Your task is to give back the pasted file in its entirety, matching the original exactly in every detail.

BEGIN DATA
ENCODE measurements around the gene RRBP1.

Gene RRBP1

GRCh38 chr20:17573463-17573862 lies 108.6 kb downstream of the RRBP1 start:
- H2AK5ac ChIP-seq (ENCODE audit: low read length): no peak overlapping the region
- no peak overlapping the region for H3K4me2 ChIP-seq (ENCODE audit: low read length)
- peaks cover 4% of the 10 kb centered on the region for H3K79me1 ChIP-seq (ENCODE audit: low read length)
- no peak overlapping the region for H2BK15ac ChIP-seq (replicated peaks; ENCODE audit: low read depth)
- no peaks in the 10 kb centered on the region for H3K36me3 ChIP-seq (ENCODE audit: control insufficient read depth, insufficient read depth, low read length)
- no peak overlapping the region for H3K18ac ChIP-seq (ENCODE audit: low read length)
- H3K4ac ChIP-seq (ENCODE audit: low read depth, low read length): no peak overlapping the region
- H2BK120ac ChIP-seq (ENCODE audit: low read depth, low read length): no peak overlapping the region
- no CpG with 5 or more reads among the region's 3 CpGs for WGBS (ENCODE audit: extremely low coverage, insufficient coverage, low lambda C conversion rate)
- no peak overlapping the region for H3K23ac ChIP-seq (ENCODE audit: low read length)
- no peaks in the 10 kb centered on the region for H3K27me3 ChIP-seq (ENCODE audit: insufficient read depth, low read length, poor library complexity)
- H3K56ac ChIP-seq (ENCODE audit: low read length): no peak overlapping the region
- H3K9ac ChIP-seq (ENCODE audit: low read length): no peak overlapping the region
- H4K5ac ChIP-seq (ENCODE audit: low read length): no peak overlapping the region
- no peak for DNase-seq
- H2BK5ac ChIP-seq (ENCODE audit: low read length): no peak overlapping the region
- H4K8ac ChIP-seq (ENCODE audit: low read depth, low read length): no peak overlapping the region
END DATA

ENCODE measurements around the gene RRBP1.

Gene RRBP1

GRCh38 chr20:17573463-17573862 lies 108.6 kb downstream of the RRBP1 start:
- H2AK5ac ChIP-seq (ENCODE audit: low read length): no peak overlapping the region
- no peak overlapping the region for H3K4me2 ChIP-seq (ENCODE audit: low read length)
- peaks cover 4% of the 10 kb centered on the region for H3K79me1 ChIP-seq (ENCODE audit: low read length)
- no peak overlapping the region for H2BK15ac ChIP-seq (replicated peaks; ENCODE audit: low read depth)
- no peaks in the 10 kb centered on the region for H3K36me3 ChIP-seq (ENCODE audit: control insufficient read depth, insufficient read depth, low read length)
- no peak overlapping the region for H3K18ac ChIP-seq (ENCODE audit: low read length)
- H3K4ac ChIP-seq (ENCODE audit: low read depth, low read length): no peak overlapping the region
- H2BK120ac ChIP-seq (ENCODE audit: low read depth, low read length): no peak overlapping the region
- no CpG with 5 or more reads among the region's 3 CpGs for WGBS (ENCODE audit: extremely low coverage, insufficient coverage, low lambda C conversion rate)
- no peak overlapping the region for H3K23ac ChIP-seq (ENCODE audit: low read length)
- no peaks in the 10 kb centered on the region for H3K27me3 ChIP-seq (ENCODE audit: insufficient read depth, low read length, poor library complexity)
- H3K56ac ChIP-seq (ENCODE audit: low read length): no peak overlapping the region
- H3K9ac ChIP-seq (ENCODE audit: low read length): no peak overlapping the region
- H4K5ac ChIP-seq (ENCODE audit: low read length): no peak overlapping the region
- no peak for DNase-seq
- H2BK5ac ChIP-seq (ENCODE audit: low read length): no peak overlapping the region
- H4K8ac ChIP-seq (ENCODE audit: low read depth, low read length): no peak overlapping the region